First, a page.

As a result the file format used by MIT Kerberos has been implemented in other Kerberos implementations. It would not be safe to change the replay cache file format in a manner that prevented the sharing of the replay cache among all of the implementations that can be expected to be deployed on a single machine. Whether they be from different versions of MIT Kerberos or implementations from different vendors.
In order to avoid false positives we require that the replay cache data structure store sufficient data to be able to distinguish between two authenticators while at the same time maintain compatibility with existing deployments.
One method of achieving this goal is to modify the replay cache library to store two records for each entry. The first will consist of the following:
krb5_uint32 - length of authenticator-hash == strlen(authenticator-hash) + 1 variable - authenticator-hash == base64-encoded hash string with NUL terminator krb5_uint32 - length == 1 or (strlen(base64-encoded cleartext authenticator) + 1) variable - NUL or base64-encoded cleartext authenticator with NUL terminator krb5_int32 - hash-type krb5_timestamp - 0
This record would be followed by the existing record consisting of the client and server principal names, the time stamp and the microseconds value. A complete entry therefore takes up two existing records.
The default hash method would be 128 bits of a SHA-1 hash. This will be fast to compare and if there are collisions the cleartext authenticators can be compared.
How does this provide backward compatibility?
For new servers reading entries written by new servers, the comparisons are made based upon the hashes, then the authenticators. The client and server principal names and the timestamps become irrelevant. If there is an authenticator being used multiple times, it is a problem.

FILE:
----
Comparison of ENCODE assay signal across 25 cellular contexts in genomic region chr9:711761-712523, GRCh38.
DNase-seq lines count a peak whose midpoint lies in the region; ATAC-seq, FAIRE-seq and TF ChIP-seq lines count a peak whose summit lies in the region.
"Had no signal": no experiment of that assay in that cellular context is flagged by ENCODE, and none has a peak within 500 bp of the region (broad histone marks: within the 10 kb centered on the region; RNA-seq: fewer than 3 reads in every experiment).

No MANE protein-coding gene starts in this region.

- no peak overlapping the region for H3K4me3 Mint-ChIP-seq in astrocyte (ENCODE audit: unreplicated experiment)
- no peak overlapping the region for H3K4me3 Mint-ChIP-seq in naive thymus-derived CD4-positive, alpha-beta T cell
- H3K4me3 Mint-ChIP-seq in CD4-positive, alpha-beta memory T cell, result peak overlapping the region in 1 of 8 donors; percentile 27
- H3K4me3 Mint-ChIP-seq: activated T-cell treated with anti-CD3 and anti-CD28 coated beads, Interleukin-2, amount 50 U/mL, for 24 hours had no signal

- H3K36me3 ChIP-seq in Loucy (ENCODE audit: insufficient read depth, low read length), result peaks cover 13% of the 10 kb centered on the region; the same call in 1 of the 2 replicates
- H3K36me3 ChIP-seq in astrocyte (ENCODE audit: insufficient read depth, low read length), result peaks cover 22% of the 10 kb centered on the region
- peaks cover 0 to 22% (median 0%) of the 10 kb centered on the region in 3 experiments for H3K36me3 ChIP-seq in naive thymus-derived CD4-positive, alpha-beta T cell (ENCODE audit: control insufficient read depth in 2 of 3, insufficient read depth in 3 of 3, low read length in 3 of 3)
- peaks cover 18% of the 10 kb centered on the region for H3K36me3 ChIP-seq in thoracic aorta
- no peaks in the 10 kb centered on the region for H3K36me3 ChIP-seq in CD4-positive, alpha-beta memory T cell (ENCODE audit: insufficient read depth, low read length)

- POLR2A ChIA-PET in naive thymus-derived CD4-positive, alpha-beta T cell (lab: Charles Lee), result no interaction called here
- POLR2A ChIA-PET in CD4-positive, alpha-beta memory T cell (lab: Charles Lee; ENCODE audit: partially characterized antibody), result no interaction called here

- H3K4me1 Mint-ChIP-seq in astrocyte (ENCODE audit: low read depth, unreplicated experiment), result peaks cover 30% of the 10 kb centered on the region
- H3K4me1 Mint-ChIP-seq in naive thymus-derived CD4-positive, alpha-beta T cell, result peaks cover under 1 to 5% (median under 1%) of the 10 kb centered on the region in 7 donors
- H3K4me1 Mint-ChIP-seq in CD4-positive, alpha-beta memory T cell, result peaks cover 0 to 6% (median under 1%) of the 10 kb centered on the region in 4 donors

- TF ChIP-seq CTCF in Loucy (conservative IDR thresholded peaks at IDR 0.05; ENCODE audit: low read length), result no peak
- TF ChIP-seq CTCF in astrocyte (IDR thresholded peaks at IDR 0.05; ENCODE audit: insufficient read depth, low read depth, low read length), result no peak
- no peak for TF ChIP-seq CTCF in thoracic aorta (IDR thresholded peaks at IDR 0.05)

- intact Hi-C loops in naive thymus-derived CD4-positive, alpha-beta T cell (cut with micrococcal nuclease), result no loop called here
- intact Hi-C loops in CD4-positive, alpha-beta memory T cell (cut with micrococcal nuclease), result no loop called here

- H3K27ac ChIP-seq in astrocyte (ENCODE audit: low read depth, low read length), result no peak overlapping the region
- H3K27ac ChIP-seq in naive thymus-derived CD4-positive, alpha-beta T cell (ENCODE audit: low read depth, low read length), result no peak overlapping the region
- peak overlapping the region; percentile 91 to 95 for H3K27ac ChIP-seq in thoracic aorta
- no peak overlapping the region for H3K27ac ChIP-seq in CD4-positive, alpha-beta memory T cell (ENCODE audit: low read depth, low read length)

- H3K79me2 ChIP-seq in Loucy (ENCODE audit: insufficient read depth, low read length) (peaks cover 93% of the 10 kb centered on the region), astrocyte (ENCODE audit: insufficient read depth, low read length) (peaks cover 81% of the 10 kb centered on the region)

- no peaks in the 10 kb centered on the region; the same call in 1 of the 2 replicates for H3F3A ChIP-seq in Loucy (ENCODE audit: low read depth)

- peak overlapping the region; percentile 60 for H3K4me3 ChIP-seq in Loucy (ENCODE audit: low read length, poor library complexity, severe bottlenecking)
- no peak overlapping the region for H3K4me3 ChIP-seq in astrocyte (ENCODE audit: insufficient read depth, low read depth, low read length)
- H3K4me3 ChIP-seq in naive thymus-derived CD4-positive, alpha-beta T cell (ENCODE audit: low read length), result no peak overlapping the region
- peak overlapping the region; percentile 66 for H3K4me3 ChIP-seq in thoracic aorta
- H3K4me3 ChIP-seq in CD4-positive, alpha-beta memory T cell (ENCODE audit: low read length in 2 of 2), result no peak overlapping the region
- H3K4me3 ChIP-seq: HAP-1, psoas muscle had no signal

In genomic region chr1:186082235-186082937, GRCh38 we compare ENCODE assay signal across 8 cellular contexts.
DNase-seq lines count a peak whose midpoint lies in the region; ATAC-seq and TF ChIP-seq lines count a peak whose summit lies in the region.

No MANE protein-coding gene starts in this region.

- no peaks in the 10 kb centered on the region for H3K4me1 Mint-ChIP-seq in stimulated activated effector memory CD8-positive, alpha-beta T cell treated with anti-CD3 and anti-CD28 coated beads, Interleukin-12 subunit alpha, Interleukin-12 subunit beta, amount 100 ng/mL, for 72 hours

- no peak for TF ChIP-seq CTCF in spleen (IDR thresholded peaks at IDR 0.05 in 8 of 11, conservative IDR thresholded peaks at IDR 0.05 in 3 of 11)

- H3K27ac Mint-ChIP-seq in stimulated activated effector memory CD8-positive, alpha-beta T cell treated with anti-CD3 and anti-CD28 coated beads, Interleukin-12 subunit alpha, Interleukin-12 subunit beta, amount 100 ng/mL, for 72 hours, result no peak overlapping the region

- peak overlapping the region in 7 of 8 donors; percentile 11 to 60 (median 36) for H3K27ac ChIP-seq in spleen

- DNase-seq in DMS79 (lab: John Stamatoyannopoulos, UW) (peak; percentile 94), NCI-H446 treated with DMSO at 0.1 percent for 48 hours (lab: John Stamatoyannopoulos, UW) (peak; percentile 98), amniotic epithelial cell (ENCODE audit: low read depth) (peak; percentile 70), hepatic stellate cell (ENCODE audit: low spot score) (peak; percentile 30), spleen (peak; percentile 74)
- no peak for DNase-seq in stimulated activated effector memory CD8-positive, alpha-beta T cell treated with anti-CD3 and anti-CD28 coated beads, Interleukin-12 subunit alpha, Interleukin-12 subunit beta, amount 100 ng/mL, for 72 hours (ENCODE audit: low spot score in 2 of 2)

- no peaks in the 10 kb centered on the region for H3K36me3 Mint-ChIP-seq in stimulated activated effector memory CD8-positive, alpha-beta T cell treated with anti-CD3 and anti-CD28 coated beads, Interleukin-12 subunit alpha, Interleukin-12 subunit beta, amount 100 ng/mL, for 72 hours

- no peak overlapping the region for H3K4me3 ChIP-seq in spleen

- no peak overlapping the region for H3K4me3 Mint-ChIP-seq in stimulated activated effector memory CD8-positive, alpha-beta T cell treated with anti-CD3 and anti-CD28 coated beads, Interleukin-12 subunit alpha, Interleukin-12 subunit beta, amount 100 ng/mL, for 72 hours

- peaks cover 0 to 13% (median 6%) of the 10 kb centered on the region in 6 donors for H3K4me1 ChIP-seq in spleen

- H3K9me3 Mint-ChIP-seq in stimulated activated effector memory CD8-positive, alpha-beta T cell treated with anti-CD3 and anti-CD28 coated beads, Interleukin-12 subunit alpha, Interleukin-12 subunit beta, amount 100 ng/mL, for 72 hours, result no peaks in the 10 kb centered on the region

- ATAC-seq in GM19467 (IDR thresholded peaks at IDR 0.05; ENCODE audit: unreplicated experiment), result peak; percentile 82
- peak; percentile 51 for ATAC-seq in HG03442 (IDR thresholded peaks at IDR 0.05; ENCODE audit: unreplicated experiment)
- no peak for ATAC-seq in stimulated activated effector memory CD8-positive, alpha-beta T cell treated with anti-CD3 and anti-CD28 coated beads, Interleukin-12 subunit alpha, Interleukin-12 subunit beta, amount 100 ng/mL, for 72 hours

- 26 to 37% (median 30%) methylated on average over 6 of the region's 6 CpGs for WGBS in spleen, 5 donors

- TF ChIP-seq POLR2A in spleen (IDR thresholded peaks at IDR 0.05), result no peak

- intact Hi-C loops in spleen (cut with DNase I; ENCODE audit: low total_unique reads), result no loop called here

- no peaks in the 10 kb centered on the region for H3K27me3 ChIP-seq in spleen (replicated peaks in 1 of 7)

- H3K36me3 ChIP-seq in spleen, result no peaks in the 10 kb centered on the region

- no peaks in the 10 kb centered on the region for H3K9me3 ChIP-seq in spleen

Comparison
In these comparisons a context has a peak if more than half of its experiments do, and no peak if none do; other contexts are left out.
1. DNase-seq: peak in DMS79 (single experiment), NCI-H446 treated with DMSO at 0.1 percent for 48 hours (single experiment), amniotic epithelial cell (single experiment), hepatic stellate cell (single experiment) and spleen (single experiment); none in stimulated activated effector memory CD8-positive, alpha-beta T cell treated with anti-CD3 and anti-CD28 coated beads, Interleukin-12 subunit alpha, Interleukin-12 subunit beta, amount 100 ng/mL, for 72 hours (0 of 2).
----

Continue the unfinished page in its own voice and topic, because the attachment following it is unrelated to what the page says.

For new servers reading entries written by old servers, the string fields will be valid principal names and the time stamp value will not be a small integer. As a result, the server will know it is dealing with an old style entry and perform and old style check. This might lead to false positives but there is nothing we can do without additional information that is not available.
For old servers reading entries written by new servers. The new hash based entry will never match the incoming principal names and will therefore be skipped. The old style entries will be used as they are today.
For old servers reading entries written by old servers. The behavior will be the same as today.
Is this a long term fix for the problem?
Perhaps this is the best we can do. RFC 4120 Section 10. Security Considerations describes how the application server must behave when it is unsure that it has enough replay data to cover the allowable clock skew period:
If a server loses track of authenticators presented within the allowable clock skew, it MUST reject all requests until the clock skew interval has passed, providing assurance that any lost or replayed authenticators will fall outside the allowable clock skew and can no longer be successfully replayed. If this were not done, an attacker could subvert the authentication by recording the ticket and authenticator sent over the network to a server and replaying them following an event that caused the server to lose track of recently seen authenticators.
That implies that at the very least a change in file format would result in an outage.
In addition, a change in file format would make it impossible to share a replay cache among services built against different Kerberos implementations. While it is certainly possible to create a faster implementation that is built around B-trees, the new format could only be used if it was known that only MIT Kerberos would ever use that replay cache.